Holding true to the reputation of most European teams, this edition is long on speed but short on grit and toughness. Swedish center Peter Forsberg is doing his best to break that stereotype. He is considered the best two-way player in hockey, complete with soft hands, a scorer's touch and a mean streak to boot. Put him in between starting wings Jaromir Jagr and last year's All-Star MVP Teemu Selanne, two of the most prolific goal scorers in hockey, and what you're left with (if the North Americans aren't careful) is an endless supply of scoring chances.
If the World team has one weakness, it's a relatively soft defense. Detroit's Nicklas Lidstrom is strong in both ends of the ice but coach Lindy Ruff will have to piece together the rest of his team's defensive puzzle, hurt by the loss of would-be starter Uwe Krupp. The World could have really used Krupp's size (6'6", 235 lbs.) but he'll miss the game with a herniated disk. Much of the defensive responsibilities will fall on the shoulders of the underrated Teppo Numminen, making his first All-Star appearance.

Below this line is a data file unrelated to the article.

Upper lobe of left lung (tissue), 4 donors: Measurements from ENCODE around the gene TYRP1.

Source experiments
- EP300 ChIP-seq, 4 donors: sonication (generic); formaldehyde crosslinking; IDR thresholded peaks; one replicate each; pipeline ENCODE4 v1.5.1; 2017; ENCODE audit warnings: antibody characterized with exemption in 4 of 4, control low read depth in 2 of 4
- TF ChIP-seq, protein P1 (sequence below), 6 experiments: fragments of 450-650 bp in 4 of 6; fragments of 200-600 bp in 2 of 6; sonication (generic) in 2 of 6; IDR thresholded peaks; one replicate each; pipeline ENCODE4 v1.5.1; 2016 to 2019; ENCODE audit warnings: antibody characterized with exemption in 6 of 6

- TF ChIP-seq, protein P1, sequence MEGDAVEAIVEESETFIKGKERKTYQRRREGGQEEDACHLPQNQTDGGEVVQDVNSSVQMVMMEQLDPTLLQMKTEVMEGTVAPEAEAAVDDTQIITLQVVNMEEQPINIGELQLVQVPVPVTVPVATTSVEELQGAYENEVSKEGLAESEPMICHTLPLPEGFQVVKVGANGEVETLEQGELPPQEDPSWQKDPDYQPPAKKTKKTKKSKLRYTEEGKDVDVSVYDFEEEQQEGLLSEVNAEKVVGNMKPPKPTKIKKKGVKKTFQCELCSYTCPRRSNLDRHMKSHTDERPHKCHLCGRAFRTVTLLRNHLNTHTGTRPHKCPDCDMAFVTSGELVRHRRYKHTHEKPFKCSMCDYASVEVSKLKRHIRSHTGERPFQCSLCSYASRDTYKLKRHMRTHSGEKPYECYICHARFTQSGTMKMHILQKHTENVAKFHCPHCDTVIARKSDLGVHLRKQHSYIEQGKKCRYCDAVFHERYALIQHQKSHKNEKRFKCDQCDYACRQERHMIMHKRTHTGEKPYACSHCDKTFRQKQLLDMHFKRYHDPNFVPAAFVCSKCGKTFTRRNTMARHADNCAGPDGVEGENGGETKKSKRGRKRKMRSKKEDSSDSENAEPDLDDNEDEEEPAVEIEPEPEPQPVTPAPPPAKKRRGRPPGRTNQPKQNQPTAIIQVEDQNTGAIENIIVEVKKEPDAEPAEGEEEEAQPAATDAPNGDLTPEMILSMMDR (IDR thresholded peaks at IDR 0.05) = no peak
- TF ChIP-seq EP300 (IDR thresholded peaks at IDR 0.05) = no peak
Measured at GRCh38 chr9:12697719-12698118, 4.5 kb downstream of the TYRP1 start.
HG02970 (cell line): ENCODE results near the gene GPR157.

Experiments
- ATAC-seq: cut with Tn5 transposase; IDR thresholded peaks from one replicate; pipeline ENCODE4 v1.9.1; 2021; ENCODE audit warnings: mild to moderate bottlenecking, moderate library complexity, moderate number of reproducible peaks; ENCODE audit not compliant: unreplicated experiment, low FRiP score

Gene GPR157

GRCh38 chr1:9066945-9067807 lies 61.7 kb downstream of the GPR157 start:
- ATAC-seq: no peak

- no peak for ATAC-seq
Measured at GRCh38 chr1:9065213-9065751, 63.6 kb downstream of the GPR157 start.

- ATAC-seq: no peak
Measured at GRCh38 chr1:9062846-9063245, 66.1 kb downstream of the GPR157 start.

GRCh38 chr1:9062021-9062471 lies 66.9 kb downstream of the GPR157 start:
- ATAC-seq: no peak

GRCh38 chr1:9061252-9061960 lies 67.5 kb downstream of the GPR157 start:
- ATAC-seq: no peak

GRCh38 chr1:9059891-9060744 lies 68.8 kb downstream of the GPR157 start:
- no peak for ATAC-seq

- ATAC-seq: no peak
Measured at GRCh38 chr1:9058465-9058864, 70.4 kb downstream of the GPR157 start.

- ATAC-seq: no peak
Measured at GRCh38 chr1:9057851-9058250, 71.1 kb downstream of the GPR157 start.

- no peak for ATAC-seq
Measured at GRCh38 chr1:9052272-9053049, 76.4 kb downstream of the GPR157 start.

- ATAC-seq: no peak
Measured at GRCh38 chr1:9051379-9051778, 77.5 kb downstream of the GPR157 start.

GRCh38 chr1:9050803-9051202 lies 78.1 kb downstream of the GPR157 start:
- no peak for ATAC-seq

If Numminen is in fact feeling any pressure from his first All-Star Game, some of it should be lessened just by looking at the man standing in front of his net. Dominik Hasek is hockey's best goaltender. He has won two consecutive Hart Trophies (for league MVP), four of the last five Vezina Trophies (for the league's best goalie), and the 1998 Olympic gold medal for the Czech Republic. He can win games all by himself and will keep his team in this one for as long as he's playing. When he does come out, he will be spelled by Nikolai Khabibulin and the surprising Arturs Irbe, both in the midst of outstanding seasons.